One of the more effective ways to sever your ties with your old band and assert your independence is to completely overhaul your sound, which is exactly what Mould did on his first solo effort. Mould had experimented with acoustic ballads before, but here the entire album consists of folky, acoustic-driven songs. The opening instrumental, "Sunspots", even made it on NPR's "All Things Considered"! Mould effectively throws off any percieved shackles of what he can and can't do, but while the ambition is commendable, not all of Mould's songs are as interesting. A great attic album in spots, but too much of it feels too much like an attic. The spiderwebs and sunlight approach works well on the jubiliant "See A Little Light", the nostalgiac "Compositions For The Young And Old", and the hallucinatory "Dreaming, I Am". A lot of the rest is jangle minus hookage, long-winded lyrics sans melody, and as a whole the album's too meandering and restrained for its own good. It's a halfway successful departure for Mould with some really good spots, but the overall effect is diffuse.________________________________________________________________________________________________________
After that acoustic pastoral detour, Mould decided to crank up the amps again. The result's an unentertaining, graceless album that's got volume but little else, despite two or three good songs. Mould's guitar is sludgy, like the black coffee he describes in the title track thickened to mud, and the Golden Palominos rythm section consists of a couple of art-funking New York eggheads who are too professional to rock out in the way that Mould needs. The band lumbers along in midtempo, occassionally picking up speed but rarely picking up melody, and the mix is seriously out of whack: it awkwardly squishes the sound, overemphasizing the low end and muffling Mould's guitar. "It's Too Late" possesses real drive and a good melody; "Out Of Your Life" is a powerful emotional plea; and the acoustic ballad "The Last Night" offers relief amidst the heavosity. Other than that, there's not a whole lot going on here songwise. Some people basically wrote Mould off after this debacle, myself included, but luckily brighter things were just around the corner...._________________________________________________________________________________________________________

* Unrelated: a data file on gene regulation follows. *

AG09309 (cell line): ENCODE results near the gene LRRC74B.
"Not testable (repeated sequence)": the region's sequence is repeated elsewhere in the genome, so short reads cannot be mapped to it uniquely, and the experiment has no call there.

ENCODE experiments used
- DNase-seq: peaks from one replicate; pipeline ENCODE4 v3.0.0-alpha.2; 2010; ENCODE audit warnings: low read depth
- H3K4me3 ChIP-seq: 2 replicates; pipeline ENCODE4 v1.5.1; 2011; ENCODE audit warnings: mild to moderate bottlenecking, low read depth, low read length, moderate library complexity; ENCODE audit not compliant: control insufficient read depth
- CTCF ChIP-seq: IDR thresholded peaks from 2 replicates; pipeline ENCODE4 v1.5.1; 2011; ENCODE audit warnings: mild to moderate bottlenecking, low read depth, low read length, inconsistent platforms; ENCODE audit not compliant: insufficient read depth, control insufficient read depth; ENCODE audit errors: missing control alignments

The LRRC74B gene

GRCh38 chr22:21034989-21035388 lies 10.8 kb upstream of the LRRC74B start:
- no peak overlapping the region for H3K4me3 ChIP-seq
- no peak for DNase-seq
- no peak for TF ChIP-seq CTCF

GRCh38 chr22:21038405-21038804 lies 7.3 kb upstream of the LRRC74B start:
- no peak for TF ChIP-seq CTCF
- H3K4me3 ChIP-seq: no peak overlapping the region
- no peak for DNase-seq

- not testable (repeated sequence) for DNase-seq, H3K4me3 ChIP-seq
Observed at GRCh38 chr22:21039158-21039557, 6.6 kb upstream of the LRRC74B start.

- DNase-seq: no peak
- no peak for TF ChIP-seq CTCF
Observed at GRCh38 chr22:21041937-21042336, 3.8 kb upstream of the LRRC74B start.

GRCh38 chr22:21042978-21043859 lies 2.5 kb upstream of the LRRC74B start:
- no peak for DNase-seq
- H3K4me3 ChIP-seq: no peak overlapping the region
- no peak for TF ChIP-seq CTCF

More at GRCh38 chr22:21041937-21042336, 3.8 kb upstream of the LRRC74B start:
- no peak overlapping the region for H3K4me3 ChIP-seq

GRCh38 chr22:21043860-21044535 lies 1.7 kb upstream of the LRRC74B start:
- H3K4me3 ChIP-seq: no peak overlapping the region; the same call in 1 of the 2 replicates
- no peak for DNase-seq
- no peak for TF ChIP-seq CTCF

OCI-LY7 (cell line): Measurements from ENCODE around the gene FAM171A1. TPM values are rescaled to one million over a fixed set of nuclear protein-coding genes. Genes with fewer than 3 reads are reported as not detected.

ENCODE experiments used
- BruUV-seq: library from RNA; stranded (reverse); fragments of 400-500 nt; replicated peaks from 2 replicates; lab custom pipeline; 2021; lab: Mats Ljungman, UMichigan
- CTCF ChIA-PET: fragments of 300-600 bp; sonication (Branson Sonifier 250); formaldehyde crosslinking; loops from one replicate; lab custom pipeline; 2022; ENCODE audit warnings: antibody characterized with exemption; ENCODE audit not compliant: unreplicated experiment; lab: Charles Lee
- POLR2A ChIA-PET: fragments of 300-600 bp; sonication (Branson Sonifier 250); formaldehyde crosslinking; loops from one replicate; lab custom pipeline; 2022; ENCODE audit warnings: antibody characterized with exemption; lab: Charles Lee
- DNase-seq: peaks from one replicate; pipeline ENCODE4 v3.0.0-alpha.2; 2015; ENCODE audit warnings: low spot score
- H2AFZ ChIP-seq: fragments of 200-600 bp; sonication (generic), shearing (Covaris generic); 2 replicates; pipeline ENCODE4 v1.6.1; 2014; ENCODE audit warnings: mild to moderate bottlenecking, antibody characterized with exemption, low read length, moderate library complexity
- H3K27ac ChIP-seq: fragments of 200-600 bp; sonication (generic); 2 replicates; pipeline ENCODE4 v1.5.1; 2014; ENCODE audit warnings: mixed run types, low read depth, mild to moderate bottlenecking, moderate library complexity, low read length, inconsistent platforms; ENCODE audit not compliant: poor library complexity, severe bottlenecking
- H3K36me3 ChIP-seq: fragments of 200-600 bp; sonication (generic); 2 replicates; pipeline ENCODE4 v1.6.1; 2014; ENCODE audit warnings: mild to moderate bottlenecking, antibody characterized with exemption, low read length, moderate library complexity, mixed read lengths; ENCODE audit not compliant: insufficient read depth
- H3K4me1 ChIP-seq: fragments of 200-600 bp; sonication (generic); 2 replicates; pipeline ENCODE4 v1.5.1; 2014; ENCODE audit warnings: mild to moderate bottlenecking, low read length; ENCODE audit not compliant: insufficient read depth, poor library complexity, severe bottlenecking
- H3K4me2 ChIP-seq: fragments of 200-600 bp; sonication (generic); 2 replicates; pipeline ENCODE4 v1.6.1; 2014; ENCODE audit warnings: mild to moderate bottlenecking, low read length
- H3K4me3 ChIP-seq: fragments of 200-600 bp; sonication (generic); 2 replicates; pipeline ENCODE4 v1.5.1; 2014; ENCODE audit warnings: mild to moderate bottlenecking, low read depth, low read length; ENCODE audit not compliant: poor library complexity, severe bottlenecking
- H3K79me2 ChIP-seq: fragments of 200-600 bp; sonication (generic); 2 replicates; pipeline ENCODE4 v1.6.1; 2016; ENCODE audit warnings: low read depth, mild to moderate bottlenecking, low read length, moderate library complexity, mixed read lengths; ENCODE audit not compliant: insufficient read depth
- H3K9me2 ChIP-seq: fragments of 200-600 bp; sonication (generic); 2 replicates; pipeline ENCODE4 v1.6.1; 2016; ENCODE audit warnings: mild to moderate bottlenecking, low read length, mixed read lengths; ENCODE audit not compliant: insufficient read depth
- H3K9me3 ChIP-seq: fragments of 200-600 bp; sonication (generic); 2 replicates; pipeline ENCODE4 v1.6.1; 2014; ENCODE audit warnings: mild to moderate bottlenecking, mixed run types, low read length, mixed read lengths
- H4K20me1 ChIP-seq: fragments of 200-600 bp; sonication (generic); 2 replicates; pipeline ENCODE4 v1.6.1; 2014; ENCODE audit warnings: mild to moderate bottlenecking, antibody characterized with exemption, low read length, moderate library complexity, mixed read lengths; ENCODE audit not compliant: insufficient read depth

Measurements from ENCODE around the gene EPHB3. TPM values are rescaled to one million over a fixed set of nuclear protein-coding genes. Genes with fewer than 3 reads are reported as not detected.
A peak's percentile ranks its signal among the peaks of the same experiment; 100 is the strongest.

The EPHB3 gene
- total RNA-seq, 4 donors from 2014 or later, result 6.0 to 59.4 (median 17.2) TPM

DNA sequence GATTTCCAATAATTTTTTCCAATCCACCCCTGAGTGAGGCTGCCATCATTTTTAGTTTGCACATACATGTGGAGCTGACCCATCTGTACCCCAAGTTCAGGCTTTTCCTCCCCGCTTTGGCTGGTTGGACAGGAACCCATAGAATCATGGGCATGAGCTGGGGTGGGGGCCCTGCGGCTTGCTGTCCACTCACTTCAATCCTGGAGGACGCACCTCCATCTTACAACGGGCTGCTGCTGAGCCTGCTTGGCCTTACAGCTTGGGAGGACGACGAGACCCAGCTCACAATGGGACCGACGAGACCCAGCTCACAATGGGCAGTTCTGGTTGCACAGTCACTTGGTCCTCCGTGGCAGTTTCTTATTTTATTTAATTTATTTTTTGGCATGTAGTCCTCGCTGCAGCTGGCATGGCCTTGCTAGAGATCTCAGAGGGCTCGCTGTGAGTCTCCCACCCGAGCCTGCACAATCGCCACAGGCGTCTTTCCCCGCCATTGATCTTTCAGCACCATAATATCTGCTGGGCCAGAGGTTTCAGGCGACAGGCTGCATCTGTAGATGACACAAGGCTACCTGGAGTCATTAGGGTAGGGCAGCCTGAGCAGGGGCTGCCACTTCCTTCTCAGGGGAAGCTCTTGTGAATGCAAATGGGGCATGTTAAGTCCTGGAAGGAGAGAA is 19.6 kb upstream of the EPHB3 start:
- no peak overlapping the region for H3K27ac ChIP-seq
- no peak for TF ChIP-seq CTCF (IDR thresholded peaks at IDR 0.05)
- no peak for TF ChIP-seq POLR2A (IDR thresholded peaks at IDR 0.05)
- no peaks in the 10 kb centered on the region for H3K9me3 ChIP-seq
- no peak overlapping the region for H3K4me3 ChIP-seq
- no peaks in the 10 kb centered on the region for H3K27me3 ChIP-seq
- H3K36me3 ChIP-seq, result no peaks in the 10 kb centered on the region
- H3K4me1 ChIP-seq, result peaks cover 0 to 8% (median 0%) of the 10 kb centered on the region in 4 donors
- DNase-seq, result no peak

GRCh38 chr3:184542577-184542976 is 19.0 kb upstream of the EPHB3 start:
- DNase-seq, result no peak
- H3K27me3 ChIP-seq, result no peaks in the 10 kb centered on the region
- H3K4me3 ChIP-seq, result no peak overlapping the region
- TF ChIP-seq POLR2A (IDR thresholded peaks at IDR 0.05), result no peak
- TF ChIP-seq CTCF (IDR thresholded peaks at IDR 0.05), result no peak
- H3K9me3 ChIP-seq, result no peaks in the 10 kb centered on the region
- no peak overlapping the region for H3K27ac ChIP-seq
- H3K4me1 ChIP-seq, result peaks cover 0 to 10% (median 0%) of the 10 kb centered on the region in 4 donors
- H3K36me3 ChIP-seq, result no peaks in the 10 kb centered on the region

Mould forms a band that's a band in name only since he writes all the songs, and gets back to where he once belonged with powerfully catchy overdriven Du-pop. Stylistically it's a step back but highly enjoyable, and Sugar are poppier and more accessible than anything Husker Du did. The first half's all great, with every song possessing monster guitar, sweet melodies, and irresistible hooks. Mould rewrites the Pixies' "Debaser" as "A Good Idea", visits the Hoover Dam, and coasts on the huge melody hook of "Helpless". The second half's iffier, but "If I Can't Change Your Mind" is classicist jangly British Invasion pop, and "Fortune Teller" possesses the most incredible drive of any song on the album. There's not a whole lot to say about Sugar; Mould's ambition seems to have waned, and he's content simply to recycle the loud pop formula he invented in Husker Du. But as long as he keeps the songs this good, I care not a whit for any of those reservations.________________________________________________________________________________________________________